Without a hint of schadenfreude, Joseph also reveals the tensions inevitable in any community, with personal prejudices sometimes morphing into allegations that so-and-so was a spy, or a sellout.

Joseph was born in 1930, a date he does not even mention, I had to look this up. By age 13 he gets involved in political activities, distributing leaflets, selling and reading left-wing newspapers such as New Age (edited by Ruth First). Later he joined the Communist Party of SA, and was among the first batch of the ANC’s armed wing, Umkhonto we Sizwe (MK), planting bombs and sabotaging infrastructure used to administer racist policies.

He recounts the roles and personalities of scores of activists, from First and Joe Slovo to Winnie and Nelson Mandela and Mac Maharaj, and the many families ranged against state oppression — the Naidoos, Firsts, Asvats and Cachalias.  Families tended to be significant units of struggle politics, many joining their activist siblings, their children often doing the same. Joseph’s was one such family, his brothers Peter and Daso also becoming heavily involved.

Joseph makes frequent reference to lawyers, who were indispensable allies of politicos and often themselves activists, and he knew many of them, from Slovo and Joel Joffe to Vernon Berrange and Bram Fischer. Joseph was one of the Treason Trialists and played a support role in the Rivonia Trial, but he also helped ordinary people when they were charged for petty apartheid offences, putting them in touch with sympathetic lawyers.

Of course, the book isn’t only about politics. He falls in love with and marries a beautiful woman, Adelaide. He works as a waiter at the grand Orange Grove Hotel, and reveals that he often resorted to the classic waiters’ revenge: snot in the puddings of rude patrons, for whom every Indian was “Sammy”. A waiter friend wreaked just such a revenge on apartheid architect Eben Dönges and justice minister Charles Roberts “Blackie” Swart at the Grand National Hotel in central Joburg.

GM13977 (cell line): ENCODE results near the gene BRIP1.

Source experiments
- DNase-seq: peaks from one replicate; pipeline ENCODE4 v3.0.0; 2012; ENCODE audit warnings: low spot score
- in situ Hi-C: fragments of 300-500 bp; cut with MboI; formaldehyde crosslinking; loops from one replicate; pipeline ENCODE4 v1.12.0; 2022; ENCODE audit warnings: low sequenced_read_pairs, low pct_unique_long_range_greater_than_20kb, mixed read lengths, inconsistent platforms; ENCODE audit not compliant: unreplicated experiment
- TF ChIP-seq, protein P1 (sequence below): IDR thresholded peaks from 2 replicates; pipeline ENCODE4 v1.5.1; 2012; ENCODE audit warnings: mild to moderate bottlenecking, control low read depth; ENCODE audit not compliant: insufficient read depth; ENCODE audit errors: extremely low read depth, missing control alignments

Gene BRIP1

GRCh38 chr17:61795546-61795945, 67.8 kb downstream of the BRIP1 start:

Later Joseph works in a business owned by Julius First, father of Ruth, who ran a furniture factory as if it was a tiny social democratic state, hiring politicos who couldn’t find jobs and continuing to pay the wages of employees even when they were detained.

Joseph himself was eventually detained and banned and in 1965 he escaped into exile, making his way through Botswana and settling in England, where he worked for Joffe. In exile, he worked with other ANC comrades, and became involved with the Anti-Apartheid Movement (AAM), Amnesty International, Oxfam and the International Defence and Aid Fund.

His is the most self-effacing of autobiographies, telling more of the people around him than of his “own” life. He presents himself as a conduit, taking messages from one leader to another, reluctant to style himself as a leader. In fact Joseph played significant roles in MK, ANC politics (even though “non-Africans” were not accepted as members), the exile movement and the AAM in London. But he rushes over his more active moments, quickly passing the focus on to others.

There is something in this besides humility. Joseph, who never finished schooling because he had to work to support his family, was nevertheless an educated being: an avid reader, he gobbled up newspapers and frequented bookshops that gave him permission to read books he didn’t have to buy. But the struggle ranks were not untouched by a ranking order, based on education, influence and even wealth, and Joseph was poor and unassuming.

His is in itself an interesting story, the tale of a “slumboy” who never quite made good, but his eye for detail and the manner in which his life intersects with others makes his book fascinating.

Joseph’s humility enables him to be a historian rather than a self-proclaimed member of the struggle aristocracy, the function of many recent biographies.